Jarratt: It’s not designing mobile first or second. It’s at the same time. When we do discovery on a website, we ask what types of things are people going to use mobile to find, and then where does all that information need to be at.
Felin: What’s critical is that mobile sites affect your search engine optimization. It doesn’t matter if the client has mobile traffic – it still affects your SEO.
Olson: What brands have you seen use social media effectively to build identity?
Davis: I think he’s the best thing that could have happened to Twitter.
Sellmeyer: And Trump used Facebook. They went after all the analytics, and they went after small town America and delivered stuff.
Jarratt: Wendy’s does an amazing job. They have really funny and kitschy ways of talking about how much better they are than McDonald’s. You’re never offended; you always find the humor in it. As you see the humor, you want to be part of the culture.
Sellmeyer: It’s a good way to send a message. They aren’t trying to sell me anything. They’re just warming you up to the company.
Olson: What data analysis platform is your top choice?
Jarratt: You can’t argue with Google Analytics. They own their own data, so they deliver it in the best way. Google Trends is amazing to look at to see where you should be.
Davis: Google has been great about giving all the free tools we could use to analyze everything. They give great tools because they want you to use them and spend money with them. Google, just like Facebook, is a giant advertising company. As a Google partner agency, when we are doing a digital campaign, we will refuse to do it unless we can link to Analytics to do conversions.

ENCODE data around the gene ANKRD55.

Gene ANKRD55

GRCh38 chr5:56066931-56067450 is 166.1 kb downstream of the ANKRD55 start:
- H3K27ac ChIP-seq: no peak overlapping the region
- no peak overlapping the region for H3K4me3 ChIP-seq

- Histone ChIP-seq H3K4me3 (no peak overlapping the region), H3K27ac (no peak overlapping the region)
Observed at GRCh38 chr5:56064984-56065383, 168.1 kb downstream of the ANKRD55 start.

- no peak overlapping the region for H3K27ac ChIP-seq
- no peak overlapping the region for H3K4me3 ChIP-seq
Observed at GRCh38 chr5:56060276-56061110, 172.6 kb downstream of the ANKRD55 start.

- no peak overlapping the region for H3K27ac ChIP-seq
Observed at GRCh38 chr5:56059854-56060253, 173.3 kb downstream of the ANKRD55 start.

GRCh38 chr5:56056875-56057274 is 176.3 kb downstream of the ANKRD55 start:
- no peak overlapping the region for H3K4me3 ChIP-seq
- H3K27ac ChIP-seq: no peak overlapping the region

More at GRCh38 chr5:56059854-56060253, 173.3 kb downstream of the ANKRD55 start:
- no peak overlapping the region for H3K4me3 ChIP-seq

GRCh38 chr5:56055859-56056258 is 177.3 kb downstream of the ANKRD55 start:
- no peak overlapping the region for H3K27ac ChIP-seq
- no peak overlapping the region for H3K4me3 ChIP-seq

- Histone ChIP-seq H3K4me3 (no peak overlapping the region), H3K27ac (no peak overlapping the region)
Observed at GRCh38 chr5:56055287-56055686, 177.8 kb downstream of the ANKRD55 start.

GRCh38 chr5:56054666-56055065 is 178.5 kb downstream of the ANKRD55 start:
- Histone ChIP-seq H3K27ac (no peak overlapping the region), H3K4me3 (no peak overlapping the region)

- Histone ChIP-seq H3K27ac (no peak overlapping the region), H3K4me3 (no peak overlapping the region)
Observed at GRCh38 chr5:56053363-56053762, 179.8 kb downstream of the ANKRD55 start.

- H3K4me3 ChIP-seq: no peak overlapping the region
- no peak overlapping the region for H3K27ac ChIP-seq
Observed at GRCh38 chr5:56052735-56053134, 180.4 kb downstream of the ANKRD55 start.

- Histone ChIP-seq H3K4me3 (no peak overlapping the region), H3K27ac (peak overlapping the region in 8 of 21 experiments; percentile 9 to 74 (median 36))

Felin: That is still not a replacement for post-campaign research, direct research. Because even though you can track their digital footprint, you can’t track their eyeballs on TV and print or their ears on radio.
Olson: What is the state of Facebook? Is it a buy or sell proposition?
Sellmeyer: It depends on the client. Click-through rates are dismal.
Felin: I think we have to start looking at digital advertising differently. Click-through is not the end all, be all. It’s part of an integrated plan.
Jarratt: It’s just as much brand awareness. The “scrollers” of society that just look, they are still receiving that information and more directly than anywhere else because it’s in the palm of their hands. It’s also extremely targeted if you want it to be. I can target employees of a business; people who like a specific business. I can watch what types of areas they spend their time. You can get very specific about who sees your ad.
Sellmeyer: Since people are on social media so much of the time, if you have a presence, people are looking you up. They’re judging you on Facebook before they make it to your website and then your front door.